Terracotta Film Festival: Cold War

In Cold War, right from the outset, first time directors Lok Man Leung and Kim Ching-Luk are operating in a mode of excess. Within 30 seconds, through a series of schizophrenic, over the top edits, Cold War sees a few swooping skyline establishing shots, an exploding building, several careering vehicles that swerve and crash emphatically, and some gratuitous shots of a girl in her underwear. It is stylistic overdrive and it sets the tone for the film that will follow, a seductive, shiny, big budget industry vehicle, entertaining enough, but certainly not the national or even genre benchmark it is being pitched as.

Cold War was one of the biggest successes in Hong Kong cinema last year, both in terms of box office takings, and at the national awards, and it is not difficult to see why. It has all the parameters for a HK crowd-pleaser, a big name ensemble, a complicated, ever twisting corrupt cop narrative, and the required frequency of explosions and set pieces – something to show off Hong Kong’s cinematic machine. It is just not anywhere near as good as the film Leung and Luk clearly think they are making, a digital update on the seminal 2002 Internal Affairs. That film, which came from another directorial duo, Wai-Keung Lau and Alan Mak, was made 10 years prior to this new imitation, but still exceeds it in every possible way.

In Cold War, something is immediately lacking. If the barrage of audience serving visual signifiers in place of meaningful images, gun, girl or skyscraper, didn’t hint that something was amiss narratively and directorially, the overdramatic music cues substituting for actual intrigue make it clear. A thumping, Hans Zimmer at his worst style soundtrack sets in over every scene, pounding orchestral ‘ha-hee-ha-ha’s’ over gleaming 108th floor board meetings as fiercely as in street level shoot-outs, suggesting a level of intensity that isn’t present in the script. The acting cast, despite prestige, too fail to match the extremity the soundtrack suggests, all but the two leads Aaron Kwok and Tony Leung Ka Fai remaining cardboard cutouts, archietypes used to propel the plot rather than enliven it.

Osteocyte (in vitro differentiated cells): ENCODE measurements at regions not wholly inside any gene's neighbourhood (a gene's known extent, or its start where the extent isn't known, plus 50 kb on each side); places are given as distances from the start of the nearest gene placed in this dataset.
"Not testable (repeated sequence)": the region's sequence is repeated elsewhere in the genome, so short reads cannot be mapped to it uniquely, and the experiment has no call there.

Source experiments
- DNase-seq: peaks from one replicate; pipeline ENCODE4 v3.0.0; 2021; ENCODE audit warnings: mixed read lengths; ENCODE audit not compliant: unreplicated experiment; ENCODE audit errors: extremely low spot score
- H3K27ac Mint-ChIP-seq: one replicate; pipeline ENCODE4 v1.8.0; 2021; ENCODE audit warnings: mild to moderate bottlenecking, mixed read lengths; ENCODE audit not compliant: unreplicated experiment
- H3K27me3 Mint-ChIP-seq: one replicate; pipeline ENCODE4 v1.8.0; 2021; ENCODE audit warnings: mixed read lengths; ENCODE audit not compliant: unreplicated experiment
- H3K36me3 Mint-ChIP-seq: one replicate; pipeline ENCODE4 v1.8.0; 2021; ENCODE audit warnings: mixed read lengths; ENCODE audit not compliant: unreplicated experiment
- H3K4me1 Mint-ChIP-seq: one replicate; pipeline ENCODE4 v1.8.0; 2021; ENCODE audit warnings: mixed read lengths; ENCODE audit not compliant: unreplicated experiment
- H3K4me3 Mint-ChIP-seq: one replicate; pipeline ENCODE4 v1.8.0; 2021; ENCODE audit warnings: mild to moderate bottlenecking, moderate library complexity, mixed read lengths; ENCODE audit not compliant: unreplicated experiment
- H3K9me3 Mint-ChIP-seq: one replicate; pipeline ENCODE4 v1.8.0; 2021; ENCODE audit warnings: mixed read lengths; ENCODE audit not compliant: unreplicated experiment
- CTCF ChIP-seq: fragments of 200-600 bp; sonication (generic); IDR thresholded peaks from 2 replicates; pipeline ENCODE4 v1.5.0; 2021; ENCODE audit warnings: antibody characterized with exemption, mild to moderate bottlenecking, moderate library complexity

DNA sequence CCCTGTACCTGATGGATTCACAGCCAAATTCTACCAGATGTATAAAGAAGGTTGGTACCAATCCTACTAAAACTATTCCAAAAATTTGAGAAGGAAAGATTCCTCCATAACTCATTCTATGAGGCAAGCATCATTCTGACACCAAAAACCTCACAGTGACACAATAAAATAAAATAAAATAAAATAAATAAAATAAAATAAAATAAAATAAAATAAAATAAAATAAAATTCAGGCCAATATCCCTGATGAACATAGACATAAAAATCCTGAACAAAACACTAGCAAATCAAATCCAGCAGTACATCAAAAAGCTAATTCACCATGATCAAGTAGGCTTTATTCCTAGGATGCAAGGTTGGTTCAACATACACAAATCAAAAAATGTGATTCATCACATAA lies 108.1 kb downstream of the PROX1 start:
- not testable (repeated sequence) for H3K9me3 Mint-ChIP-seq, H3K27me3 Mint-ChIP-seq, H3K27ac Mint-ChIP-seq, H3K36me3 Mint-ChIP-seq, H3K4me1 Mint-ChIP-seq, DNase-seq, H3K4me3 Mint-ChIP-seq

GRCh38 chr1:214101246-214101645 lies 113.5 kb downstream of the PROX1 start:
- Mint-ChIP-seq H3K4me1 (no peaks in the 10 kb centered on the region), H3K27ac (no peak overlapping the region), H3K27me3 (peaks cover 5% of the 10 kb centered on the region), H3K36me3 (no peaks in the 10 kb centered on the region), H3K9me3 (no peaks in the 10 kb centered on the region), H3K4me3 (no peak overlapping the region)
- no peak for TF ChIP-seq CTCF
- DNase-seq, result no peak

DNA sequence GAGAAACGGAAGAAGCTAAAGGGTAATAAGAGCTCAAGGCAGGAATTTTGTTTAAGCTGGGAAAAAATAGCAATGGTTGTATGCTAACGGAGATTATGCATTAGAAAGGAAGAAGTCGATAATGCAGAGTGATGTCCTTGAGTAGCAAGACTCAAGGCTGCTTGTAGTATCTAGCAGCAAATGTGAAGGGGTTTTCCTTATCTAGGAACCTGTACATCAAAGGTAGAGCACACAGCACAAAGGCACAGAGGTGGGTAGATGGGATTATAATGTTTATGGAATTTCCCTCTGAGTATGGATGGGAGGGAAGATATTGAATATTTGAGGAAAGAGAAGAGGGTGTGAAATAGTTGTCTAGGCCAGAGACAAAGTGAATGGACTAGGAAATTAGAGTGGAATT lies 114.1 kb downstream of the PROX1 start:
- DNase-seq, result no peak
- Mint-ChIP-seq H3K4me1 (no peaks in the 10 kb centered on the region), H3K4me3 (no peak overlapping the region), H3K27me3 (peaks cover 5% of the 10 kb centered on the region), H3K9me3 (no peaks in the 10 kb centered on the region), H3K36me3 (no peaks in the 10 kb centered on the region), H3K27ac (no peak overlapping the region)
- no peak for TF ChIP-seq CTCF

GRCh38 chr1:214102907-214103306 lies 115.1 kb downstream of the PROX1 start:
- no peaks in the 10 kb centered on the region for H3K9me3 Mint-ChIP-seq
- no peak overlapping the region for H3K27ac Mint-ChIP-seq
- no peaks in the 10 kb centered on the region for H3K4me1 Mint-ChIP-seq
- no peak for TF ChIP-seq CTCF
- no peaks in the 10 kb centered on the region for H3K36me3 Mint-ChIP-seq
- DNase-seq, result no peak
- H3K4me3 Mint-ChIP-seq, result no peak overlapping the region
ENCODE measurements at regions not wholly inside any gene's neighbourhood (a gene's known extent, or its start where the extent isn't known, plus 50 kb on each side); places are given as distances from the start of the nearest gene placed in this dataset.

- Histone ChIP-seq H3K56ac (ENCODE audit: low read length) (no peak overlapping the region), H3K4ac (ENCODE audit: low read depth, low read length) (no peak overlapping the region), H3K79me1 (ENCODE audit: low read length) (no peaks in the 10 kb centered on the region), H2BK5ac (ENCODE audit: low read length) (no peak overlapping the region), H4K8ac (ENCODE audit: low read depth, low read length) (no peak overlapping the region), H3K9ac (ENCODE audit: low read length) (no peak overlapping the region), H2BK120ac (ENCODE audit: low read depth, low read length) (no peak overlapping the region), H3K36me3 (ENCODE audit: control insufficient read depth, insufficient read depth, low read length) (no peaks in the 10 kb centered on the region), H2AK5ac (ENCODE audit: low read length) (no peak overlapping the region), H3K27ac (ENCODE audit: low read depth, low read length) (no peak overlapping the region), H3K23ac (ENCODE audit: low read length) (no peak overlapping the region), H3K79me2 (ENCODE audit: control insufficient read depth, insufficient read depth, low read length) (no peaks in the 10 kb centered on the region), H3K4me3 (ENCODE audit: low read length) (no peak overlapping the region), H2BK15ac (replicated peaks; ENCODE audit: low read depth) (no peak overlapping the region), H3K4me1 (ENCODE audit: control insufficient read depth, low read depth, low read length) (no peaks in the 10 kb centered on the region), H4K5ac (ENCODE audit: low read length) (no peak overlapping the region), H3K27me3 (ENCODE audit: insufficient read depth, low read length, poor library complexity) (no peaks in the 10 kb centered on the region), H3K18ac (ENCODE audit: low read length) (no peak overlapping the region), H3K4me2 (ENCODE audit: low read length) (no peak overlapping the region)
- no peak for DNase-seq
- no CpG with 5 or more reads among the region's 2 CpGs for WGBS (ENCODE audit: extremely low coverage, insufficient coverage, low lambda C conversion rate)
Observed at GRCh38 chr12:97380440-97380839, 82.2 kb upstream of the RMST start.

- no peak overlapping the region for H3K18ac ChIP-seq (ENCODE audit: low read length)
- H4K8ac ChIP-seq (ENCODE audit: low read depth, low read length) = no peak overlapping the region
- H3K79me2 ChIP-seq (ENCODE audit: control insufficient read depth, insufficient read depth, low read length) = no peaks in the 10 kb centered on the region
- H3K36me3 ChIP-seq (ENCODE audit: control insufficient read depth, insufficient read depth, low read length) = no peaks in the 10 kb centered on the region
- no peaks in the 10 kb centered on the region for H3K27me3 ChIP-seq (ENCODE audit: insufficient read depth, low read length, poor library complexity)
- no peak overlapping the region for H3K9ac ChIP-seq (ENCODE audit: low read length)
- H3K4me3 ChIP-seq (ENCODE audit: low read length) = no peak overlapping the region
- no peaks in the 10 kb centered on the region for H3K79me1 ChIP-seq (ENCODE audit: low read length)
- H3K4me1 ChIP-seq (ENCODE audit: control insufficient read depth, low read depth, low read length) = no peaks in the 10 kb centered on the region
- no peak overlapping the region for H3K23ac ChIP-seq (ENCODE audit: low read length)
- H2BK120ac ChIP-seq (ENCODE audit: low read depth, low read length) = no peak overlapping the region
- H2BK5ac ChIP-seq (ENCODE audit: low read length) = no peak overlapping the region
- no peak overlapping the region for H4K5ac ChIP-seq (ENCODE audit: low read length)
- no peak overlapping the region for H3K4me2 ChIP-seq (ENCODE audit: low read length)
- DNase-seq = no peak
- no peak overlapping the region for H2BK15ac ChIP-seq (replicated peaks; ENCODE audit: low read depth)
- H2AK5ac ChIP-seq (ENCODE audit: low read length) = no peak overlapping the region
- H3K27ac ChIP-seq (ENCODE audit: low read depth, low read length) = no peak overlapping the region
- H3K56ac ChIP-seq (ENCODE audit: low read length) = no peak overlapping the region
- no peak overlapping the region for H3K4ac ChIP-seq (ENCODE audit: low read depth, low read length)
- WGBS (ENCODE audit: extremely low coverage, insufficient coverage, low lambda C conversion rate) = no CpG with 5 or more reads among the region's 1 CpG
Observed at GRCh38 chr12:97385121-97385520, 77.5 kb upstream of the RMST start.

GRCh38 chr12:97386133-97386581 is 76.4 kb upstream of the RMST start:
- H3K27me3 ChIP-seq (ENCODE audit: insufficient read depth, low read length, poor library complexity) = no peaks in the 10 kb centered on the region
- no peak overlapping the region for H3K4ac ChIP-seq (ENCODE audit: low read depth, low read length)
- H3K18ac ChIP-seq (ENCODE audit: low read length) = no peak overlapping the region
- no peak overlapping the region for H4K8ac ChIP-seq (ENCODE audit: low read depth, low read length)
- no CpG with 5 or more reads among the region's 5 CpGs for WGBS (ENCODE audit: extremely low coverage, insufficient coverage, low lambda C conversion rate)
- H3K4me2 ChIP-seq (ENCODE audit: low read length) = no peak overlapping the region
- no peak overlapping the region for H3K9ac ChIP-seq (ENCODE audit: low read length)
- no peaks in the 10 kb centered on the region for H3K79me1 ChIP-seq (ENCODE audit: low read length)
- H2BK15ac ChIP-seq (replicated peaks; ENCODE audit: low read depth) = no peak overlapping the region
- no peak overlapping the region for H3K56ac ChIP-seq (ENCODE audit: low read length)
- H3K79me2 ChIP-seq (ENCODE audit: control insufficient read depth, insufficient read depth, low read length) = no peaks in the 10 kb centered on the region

Narratively too, Cold War comes short. The plot, following the aftermath of a terrorist heist that sees five HK cops taken hostage in a van at the same time a bomb goes off in the middle of Mong Kok, quickly becomes a standard search for the mole, with the added interest that external investigators are brought in to eke out the corrupt soul. The film isn’t written smartly enough for the audience to really care who’s at fault though, pushing out over-convoluted paths that rely too much on conveniences and contrivances to resolve them.

It is to the debut directing pair’s credit, who take writing duties too, that any of these paths resolve at all, as many similarly complex Hollywood thrillers fall into more broken pieces than this one does. Yet it is all too densely plotted, too many strands and too many characters, with little to no characterisation and even less depth. Its hard to care about the stakes being set when the characters remain paper thin, and the plotting starts to feel somewhat asinine.

Despite all of this though, Cold War does have something to offer. The set pieces that drive the film are riveting. The culminating one involving a shoot-out in a fireworks factory, whilst absolutely ridiculous, is definitely entertaining. Surprise, surprise though, it ends with a rooftop reveal. So much of Cold War seems similarly familiar, that Leung and Luk are retracing the steps of the HK crime productions they have seen and indeed worked upon (Leung as an art director and Ching-Luk a regular assistant director.)

Despite familiarity, much of Cold War remains entertaining, Leung and Ching-Luk bringing a sheen and a spark to proceedings with a visual and editing style definitely informed by the recent Hollywood blockbuster style of production. Cold War is not awful, but it plays the genre entirely by the numbers, right down to the cringeworthy sequel serving ending. Perhaps the follow up can offer something that almost every other HK crime thriller has not already demonstrated earlier and better.

About The Author

Owns two copies of Gremlins on DVD, in case of loss or damage. Current interests outside of film include: pigs, coffee and running hands through clothes racks in department stores. Interests change weekly.

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